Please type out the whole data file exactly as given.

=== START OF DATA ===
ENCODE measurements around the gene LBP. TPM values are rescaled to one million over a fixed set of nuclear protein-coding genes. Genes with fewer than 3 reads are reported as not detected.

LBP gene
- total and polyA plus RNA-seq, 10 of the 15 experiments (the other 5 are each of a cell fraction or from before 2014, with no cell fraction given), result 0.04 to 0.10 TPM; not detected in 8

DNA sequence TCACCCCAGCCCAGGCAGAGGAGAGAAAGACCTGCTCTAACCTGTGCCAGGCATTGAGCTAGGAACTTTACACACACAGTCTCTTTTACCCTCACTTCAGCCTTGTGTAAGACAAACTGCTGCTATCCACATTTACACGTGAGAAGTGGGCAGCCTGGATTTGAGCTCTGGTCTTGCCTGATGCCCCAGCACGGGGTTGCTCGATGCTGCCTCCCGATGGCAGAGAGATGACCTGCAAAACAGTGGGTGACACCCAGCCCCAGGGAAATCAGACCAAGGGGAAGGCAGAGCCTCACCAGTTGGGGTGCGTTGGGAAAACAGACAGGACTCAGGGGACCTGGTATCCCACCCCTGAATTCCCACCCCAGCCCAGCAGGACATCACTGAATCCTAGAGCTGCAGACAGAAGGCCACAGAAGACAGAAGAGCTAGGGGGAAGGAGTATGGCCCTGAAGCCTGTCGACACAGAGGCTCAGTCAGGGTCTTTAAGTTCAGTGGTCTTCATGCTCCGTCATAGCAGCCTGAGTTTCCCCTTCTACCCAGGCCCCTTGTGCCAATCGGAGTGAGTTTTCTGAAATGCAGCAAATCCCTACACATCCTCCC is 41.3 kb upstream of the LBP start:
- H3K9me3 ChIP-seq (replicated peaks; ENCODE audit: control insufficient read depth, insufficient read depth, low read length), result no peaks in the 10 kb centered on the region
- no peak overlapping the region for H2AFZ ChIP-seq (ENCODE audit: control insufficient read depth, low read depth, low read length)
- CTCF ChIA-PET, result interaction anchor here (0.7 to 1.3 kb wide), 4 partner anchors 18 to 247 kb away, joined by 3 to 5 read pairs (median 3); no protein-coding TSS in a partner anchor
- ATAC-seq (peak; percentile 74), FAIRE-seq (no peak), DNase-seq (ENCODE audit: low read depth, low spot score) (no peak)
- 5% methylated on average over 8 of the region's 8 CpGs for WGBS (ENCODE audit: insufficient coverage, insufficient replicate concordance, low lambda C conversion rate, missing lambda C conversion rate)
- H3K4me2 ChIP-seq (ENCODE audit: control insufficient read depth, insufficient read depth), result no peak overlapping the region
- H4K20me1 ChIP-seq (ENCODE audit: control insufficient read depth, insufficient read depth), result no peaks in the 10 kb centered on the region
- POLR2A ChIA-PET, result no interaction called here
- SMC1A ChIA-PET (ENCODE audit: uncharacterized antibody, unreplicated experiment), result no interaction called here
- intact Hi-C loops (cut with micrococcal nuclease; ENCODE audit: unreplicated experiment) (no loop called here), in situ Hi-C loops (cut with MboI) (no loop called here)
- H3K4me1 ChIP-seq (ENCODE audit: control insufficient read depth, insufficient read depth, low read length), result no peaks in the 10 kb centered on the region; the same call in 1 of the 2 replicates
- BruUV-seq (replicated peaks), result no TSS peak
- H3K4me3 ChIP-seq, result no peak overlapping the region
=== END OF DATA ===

ENCODE measurements around the gene LBP. TPM values are rescaled to one million over a fixed set of nuclear protein-coding genes. Genes with fewer than 3 reads are reported as not detected.

LBP gene
- total and polyA plus RNA-seq, 10 of the 15 experiments (the other 5 are each of a cell fraction or from before 2014, with no cell fraction given), result 0.04 to 0.10 TPM; not detected in 8

DNA sequence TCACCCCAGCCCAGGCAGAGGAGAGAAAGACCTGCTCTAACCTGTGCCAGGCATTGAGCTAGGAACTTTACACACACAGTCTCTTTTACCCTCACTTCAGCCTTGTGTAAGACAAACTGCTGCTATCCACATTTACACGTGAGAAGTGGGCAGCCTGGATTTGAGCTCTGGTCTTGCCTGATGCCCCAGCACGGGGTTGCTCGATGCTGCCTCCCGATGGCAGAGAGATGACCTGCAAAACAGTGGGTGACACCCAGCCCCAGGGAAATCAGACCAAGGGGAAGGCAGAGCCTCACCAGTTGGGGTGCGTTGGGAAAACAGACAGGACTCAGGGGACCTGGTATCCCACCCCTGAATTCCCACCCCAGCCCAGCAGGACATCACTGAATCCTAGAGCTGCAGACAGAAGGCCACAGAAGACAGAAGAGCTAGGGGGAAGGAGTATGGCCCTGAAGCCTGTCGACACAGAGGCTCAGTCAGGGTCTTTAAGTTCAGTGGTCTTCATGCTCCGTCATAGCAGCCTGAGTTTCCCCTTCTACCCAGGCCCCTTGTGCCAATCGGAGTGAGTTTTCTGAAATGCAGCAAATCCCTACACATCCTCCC is 41.3 kb upstream of the LBP start:
- H3K9me3 ChIP-seq (replicated peaks; ENCODE audit: control insufficient read depth, insufficient read depth, low read length), result no peaks in the 10 kb centered on the region
- no peak overlapping the region for H2AFZ ChIP-seq (ENCODE audit: control insufficient read depth, low read depth, low read length)
- CTCF ChIA-PET, result interaction anchor here (0.7 to 1.3 kb wide), 4 partner anchors 18 to 247 kb away, joined by 3 to 5 read pairs (median 3); no protein-coding TSS in a partner anchor
- ATAC-seq (peak; percentile 74), FAIRE-seq (no peak), DNase-seq (ENCODE audit: low read depth, low spot score) (no peak)
- 5% methylated on average over 8 of the region's 8 CpGs for WGBS (ENCODE audit: insufficient coverage, insufficient replicate concordance, low lambda C conversion rate, missing lambda C conversion rate)
- H3K4me2 ChIP-seq (ENCODE audit: control insufficient read depth, insufficient read depth), result no peak overlapping the region
- H4K20me1 ChIP-seq (ENCODE audit: control insufficient read depth, insufficient read depth), result no peaks in the 10 kb centered on the region
- POLR2A ChIA-PET, result no interaction called here
- SMC1A ChIA-PET (ENCODE audit: uncharacterized antibody, unreplicated experiment), result no interaction called here
- intact Hi-C loops (cut with micrococcal nuclease; ENCODE audit: unreplicated experiment) (no loop called here), in situ Hi-C loops (cut with MboI) (no loop called here)
- H3K4me1 ChIP-seq (ENCODE audit: control insufficient read depth, insufficient read depth, low read length), result no peaks in the 10 kb centered on the region; the same call in 1 of the 2 replicates
- BruUV-seq (replicated peaks), result no TSS peak
- H3K4me3 ChIP-seq, result no peak overlapping the region